What on Earth is that?

It’s not everyday that QuestaGamer Tanya finds an insect this odd. And that’s saying something, as Tanya has been building quite a collection of cool bug sightings lately (we'll have to feature more of her finds soon). Normally she has at least some kind of idea what she’s looking at though. But when face to face with this oddity, all she could do was scratch her head - and she wasn’t alone. 

"I remember hearing it before I saw it," says Tanya, "it sounded quite loud and sluggish compared to the other moths I was watching so I immediately pricked my ears and found the source, I'm glad I did now!" 

Image: QG player - Tanya

“The wings look very primitive” said expert silversea_starstrong, “so this is going to be something very interesting!” But what on Earth could it be?

An elongated body a bit like a dragonfly. But the wings are not at all what you'd expect for that - and it's actually a bit small (almost 2cm long). The large compound eyes make the head look a little like that of a fly. Then there are the strange antennae that tuck away under its head - what the?! Give up yet? What's your best guess?

This is easily the coolest sighting I have seen yet on QuestaGame!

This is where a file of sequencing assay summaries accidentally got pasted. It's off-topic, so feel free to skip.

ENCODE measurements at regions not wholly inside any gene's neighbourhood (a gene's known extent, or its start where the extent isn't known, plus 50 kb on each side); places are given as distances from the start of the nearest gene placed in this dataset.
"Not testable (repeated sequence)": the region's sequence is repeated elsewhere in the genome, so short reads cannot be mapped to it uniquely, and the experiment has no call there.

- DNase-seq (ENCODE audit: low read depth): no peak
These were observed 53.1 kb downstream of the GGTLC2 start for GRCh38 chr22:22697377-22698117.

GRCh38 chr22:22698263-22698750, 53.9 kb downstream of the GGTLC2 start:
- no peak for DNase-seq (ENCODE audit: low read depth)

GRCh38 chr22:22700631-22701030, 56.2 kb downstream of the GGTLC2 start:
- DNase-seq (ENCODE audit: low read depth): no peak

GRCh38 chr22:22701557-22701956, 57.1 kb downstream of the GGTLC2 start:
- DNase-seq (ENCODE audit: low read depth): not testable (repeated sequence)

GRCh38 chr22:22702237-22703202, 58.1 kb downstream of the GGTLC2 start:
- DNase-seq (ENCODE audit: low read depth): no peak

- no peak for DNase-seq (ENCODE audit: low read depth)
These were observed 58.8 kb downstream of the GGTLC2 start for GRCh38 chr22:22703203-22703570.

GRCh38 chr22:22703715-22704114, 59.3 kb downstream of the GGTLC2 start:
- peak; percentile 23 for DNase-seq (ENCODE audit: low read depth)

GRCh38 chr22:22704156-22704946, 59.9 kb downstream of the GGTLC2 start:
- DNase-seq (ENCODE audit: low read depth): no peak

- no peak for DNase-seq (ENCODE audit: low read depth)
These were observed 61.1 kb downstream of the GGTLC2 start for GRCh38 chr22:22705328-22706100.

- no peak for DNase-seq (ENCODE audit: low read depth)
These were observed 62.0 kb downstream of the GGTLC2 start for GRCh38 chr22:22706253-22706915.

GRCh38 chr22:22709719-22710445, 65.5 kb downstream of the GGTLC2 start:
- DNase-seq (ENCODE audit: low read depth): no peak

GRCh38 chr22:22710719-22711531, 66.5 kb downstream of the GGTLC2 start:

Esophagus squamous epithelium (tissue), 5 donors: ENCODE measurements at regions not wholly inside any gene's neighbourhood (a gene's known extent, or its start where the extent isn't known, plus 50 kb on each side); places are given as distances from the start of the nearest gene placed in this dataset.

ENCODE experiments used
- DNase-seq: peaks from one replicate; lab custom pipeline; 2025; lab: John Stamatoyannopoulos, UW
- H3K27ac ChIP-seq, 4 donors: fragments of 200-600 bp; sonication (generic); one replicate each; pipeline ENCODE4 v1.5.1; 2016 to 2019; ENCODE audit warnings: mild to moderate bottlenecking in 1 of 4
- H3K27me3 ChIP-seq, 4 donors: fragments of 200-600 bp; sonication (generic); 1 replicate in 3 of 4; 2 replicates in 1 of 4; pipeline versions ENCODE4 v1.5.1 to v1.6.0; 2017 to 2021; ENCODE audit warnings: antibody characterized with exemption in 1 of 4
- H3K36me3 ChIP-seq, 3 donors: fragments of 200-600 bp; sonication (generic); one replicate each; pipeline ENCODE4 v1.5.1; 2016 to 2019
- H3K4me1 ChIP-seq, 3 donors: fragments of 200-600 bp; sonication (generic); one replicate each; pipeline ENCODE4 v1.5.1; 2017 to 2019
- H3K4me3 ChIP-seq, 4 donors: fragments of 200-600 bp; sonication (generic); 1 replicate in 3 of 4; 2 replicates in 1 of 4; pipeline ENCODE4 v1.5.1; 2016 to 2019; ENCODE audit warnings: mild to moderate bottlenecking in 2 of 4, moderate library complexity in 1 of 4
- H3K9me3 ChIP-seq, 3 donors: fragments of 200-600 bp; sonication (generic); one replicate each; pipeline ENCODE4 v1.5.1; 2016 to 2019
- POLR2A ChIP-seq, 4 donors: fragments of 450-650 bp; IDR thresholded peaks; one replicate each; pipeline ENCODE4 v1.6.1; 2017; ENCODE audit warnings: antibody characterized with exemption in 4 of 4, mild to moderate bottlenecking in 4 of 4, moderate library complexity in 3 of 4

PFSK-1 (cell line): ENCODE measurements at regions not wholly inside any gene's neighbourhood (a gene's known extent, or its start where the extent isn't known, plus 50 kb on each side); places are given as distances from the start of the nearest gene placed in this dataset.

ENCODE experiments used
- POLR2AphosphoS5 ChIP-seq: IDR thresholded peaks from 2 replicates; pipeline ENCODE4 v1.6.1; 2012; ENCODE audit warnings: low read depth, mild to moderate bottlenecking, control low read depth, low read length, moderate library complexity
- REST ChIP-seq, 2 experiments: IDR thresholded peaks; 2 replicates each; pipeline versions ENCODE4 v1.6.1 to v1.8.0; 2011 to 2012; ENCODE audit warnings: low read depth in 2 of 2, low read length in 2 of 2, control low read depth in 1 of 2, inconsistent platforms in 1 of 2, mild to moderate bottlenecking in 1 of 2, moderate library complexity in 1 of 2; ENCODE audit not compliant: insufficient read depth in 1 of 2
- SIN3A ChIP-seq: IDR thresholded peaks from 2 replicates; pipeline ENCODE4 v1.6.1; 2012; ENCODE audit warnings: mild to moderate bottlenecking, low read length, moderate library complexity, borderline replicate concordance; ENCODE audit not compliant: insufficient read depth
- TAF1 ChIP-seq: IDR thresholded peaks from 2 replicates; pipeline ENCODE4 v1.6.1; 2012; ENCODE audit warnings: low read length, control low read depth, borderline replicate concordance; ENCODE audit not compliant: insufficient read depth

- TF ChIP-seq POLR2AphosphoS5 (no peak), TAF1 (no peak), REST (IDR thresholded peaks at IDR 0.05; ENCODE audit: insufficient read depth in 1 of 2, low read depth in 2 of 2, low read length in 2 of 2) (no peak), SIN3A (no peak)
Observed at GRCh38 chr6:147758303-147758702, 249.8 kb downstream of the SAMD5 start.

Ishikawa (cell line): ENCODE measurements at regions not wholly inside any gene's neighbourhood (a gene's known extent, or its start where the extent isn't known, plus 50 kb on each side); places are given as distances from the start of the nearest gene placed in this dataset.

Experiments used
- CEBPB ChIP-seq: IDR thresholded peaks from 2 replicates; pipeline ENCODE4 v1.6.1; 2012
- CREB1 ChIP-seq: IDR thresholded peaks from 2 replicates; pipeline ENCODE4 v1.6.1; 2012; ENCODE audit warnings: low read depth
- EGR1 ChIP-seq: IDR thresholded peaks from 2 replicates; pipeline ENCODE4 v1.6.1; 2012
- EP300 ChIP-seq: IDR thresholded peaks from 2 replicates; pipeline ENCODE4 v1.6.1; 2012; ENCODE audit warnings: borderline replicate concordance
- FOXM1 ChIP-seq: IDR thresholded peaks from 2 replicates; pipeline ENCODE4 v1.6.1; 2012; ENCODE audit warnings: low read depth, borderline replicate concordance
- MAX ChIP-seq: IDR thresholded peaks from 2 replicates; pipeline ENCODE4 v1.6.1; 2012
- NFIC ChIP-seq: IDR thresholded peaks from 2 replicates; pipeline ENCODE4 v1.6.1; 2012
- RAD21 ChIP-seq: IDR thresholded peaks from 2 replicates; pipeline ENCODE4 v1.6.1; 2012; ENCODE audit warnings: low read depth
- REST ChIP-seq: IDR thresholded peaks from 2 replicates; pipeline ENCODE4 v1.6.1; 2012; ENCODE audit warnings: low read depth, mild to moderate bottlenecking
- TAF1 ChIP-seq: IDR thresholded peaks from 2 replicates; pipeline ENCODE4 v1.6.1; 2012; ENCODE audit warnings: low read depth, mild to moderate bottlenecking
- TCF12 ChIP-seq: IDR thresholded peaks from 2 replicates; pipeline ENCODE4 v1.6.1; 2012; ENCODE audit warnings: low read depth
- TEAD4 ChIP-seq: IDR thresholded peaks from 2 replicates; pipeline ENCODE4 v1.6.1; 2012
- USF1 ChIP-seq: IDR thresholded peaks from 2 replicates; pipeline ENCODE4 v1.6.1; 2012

— QG expert - Scott Gilmore

The best clue is found where the wings meet the body. If you look carefully you’ll notice the small hardened wing cases (or ‘elytra’) of a beetle. Clearly they aren’t doing a very good job of covering the wings though! 

As it turns out, our experts were able to ID Tanya’s sighting. “This is easily the coolest sighting I have seen yet on QuestaGame!” said expert Scott Gilmore, “It is commonly called a Ship-timber beetle and it is from the family Lymexylidae." As a family of woodboring beetle, the larvae of Ship-timber beetles bore into living or decaying wood. They are also known to eat fungi that grow in their tunnels. Some species are considered pests, causing damage to timber structures (including big floating ones).

The Global Biodiversity Information Facility (GBIF) shows just over 5,000 records of Ship-timber beetles, the vast majority of which are from Europe. There are a smattering of records from across the Americas, southern Africa and on the Pacific coast of Asia. Only a handful have been documented in Australia before. Congratulations to Tanya for a very rare and cool find indeed (1412 gold reward)!

Feeling inspired? Keep on adventuring - we could be featuring your sighting next!

Team QG

P.S. Such an interesting creature clearly deserves an even closer look. Tanya did really well working in difficult light conditions to get her photos. But check out these gorgeous close-ups of another Ship-timber beetle that was also found in Australia. Thanks to Bron King for these images.